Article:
Is Britain Doomed Regardless?

Sep 17 2014 @ 7:32pm

Gordon Brown’s stirring speech against Scottish independence:

But, even if Scotland votes no tomorrow, Cassidy wonders if the union can survive:

For, although the unionist side seems likely to win this round, in the longer term the impact of the referendum could well be disastrous for those who want to maintain the status quo. About the best they can hope for is a federalized Great Britain that retains the word “United” in its name but is, for most intents and purposes, two separate countries. And even that outcome may prove to be unsustainable. Indeed, the English, who today are lamenting the possible dissolution of their beloved union, may well end up kicking the Scots out of it. …

Imagine what will happen if there’s a “no” vote, and, over the next few years, “devo-max” is enacted. “At that point,” Janan Ganesh, a columnist for the Financial Times, notes, “MPs representing Scottish seats at Westminster, who are overwhelmingly Labour, will be voting on legislation that scarcely affects their constituents. Anybody who thinks this will be allowed to stand does not talk to enough Tory MPs, many of whose private views on Scottish independence already range from insouciance to glee.”

Nora Biette-Timmons suggests that, either way the vote goes, it will strain the union:

Read On

Face Of The Day

Sep 17 2014 @ 7:11pm


A Kashmiri flood victim sits at a bonfire outside a tent in Srinagar on September 17, 2014. Army and other emergency officials have battled to rescue tens of thousands of people stranded by the floods, triggered by heavy monsoon rains, that hit the northern Himalayan region and neighbouring Pakistan. By Tauseef Mustafa/AFP/Getty Images.

Contradicting a report issued last month by the intelligence firm Recorded Future (and subsequently dismissed as state-sponsored agitprop by Greenwald), Murtaza Hussain highlights a new report from Flashpoint Global Partners that concludes that Snowden’s leaks about NSA surveillance were not to blame for improvements in jihadist groups’ cyber security:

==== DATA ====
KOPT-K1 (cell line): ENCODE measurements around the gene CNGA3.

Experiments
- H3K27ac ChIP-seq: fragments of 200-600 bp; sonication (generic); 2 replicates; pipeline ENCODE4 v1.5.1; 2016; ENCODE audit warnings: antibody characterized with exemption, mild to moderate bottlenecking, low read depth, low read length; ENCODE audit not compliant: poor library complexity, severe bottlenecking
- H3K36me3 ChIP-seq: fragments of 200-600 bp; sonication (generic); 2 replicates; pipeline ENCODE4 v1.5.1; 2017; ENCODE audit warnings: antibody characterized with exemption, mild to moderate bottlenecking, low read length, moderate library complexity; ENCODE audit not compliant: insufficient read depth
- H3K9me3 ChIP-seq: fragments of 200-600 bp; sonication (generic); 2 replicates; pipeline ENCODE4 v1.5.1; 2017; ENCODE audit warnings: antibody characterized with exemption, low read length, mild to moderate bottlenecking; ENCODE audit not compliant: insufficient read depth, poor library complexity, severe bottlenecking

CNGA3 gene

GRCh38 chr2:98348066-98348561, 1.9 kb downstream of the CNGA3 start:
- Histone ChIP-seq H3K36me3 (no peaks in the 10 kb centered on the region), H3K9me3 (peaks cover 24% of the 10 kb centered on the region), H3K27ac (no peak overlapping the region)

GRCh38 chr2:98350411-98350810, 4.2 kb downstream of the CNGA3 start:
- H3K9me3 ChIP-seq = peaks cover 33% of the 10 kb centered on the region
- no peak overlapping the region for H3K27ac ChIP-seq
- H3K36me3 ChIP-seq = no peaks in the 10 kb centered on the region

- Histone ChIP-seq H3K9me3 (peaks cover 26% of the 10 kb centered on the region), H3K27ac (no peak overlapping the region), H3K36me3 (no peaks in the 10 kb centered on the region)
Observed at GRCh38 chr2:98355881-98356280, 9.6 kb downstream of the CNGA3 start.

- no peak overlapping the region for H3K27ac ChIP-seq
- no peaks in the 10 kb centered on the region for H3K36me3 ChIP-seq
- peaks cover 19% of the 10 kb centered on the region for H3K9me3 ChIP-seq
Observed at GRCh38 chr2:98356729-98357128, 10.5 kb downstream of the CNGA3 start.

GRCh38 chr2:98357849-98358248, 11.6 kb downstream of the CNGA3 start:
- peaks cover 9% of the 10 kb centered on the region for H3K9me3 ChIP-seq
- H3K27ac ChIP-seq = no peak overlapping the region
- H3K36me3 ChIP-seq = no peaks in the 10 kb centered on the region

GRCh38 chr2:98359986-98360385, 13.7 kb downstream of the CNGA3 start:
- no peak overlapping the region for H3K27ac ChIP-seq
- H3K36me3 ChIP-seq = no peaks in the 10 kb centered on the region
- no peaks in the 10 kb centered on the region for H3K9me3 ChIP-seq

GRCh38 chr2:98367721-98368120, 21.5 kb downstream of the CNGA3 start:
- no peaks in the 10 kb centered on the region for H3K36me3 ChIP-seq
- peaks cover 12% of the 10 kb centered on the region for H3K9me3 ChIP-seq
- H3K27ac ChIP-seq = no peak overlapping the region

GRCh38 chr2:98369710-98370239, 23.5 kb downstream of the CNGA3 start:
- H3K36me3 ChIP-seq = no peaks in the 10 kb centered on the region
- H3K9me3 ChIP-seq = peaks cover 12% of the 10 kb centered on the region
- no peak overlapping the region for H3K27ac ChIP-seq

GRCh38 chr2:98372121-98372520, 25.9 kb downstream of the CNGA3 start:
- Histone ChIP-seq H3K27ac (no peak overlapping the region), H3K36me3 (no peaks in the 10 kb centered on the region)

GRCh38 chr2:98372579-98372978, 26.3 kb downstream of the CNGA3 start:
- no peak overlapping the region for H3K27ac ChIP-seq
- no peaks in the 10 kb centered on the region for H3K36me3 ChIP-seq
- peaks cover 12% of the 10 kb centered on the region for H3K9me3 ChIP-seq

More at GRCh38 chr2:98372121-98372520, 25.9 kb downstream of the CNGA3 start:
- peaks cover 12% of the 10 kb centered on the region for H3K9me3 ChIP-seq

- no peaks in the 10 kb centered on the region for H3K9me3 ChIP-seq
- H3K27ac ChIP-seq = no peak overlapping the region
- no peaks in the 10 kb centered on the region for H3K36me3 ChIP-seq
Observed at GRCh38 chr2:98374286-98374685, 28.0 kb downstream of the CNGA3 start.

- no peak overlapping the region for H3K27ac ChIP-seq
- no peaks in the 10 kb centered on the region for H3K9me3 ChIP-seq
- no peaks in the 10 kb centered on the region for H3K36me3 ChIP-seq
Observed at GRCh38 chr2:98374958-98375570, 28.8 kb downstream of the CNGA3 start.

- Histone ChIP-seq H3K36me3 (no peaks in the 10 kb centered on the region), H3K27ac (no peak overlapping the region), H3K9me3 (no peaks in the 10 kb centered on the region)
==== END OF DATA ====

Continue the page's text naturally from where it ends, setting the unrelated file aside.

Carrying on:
The report itself goes on to make the point that, “Well prior to Edward Snowden, online jihadists were already aware that law enforcement and intelligence agencies were attempting to monitor them.” This point would seem obvious in light of the fact that terrorist groups have been employing tactics to evade digital surveillance for years. Indeed, such concerns about their use of sophisticated encryption technology predate even 9/11. Contrary to claims that such groups have fundamentally altered their practices due to information gleaned from these revelations, the report concludes. “The underlying public encryption methods employed by online jihadists do not appear to have significantly changed since the emergence of Edward Snowden.”

These findings are notable both for empirical rigor through which they ascertained, as well as their contradiction of apparently baseless statements made by high-ranking U.S. officials regarding the impact of the leaks on U.S. national security. This is particularly important as it pertains to the ongoing public debate over the alleged threat of ISIS.

In Joseph Cox’s reading, the report actually questions whether al Qaeda’s counter-surveillance methods have improved dramatically in the first place:

Read On

Passions Running High In Scotland

Sep 17 2014 @ 6:19pm

So what else is new? But Brenda Kutchinsky, a Scottish No voter, argues that the independence referendum has unleashed a “collective madness”: